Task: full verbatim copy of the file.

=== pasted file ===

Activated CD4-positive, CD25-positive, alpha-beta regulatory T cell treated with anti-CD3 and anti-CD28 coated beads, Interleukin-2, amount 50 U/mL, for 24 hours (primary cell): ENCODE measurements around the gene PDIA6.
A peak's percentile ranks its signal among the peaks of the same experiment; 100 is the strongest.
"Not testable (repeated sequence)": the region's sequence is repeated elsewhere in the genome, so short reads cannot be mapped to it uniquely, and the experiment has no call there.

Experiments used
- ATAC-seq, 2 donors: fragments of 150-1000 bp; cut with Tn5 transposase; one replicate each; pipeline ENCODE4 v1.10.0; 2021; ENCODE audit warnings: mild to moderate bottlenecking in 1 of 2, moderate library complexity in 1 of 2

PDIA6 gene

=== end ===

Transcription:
Activated CD4-positive, CD25-positive, alpha-beta regulatory T cell treated with anti-CD3 and anti-CD28 coated beads, Interleukin-2, amount 50 U/mL, for 24 hours (primary cell): ENCODE measurements around the gene PDIA6.
A peak's percentile ranks its signal among the peaks of the same experiment; 100 is the strongest.
"Not testable (repeated sequence)": the region's sequence is repeated elsewhere in the genome, so short reads cannot be mapped to it uniquely, and the experiment has no call there.

Experiments used
- ATAC-seq, 2 donors: fragments of 150-1000 bp; cut with Tn5 transposase; one replicate each; pipeline ENCODE4 v1.10.0; 2021; ENCODE audit warnings: mild to moderate bottlenecking in 1 of 2, moderate library complexity in 1 of 2

PDIA6 gene